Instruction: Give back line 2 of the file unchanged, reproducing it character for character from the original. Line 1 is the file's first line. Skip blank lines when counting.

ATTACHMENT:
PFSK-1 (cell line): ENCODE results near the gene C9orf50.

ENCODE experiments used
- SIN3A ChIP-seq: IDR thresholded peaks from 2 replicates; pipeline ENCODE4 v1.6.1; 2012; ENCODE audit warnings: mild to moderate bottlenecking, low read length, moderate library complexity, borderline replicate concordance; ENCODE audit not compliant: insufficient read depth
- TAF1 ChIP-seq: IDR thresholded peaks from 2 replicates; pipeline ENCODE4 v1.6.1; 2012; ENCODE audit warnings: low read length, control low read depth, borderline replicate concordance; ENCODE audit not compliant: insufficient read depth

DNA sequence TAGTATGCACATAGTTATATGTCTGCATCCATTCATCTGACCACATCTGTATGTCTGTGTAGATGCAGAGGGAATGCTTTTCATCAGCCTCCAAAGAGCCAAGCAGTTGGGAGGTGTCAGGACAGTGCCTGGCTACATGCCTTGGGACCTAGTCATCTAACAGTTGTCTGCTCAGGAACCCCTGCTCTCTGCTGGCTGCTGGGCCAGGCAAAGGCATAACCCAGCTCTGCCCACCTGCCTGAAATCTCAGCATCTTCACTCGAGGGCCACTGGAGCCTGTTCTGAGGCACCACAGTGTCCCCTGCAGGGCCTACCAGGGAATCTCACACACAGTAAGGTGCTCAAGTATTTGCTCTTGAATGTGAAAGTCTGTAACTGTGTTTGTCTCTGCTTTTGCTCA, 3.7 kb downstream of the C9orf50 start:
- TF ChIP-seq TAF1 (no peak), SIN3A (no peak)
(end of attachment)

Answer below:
ENCODE experiments used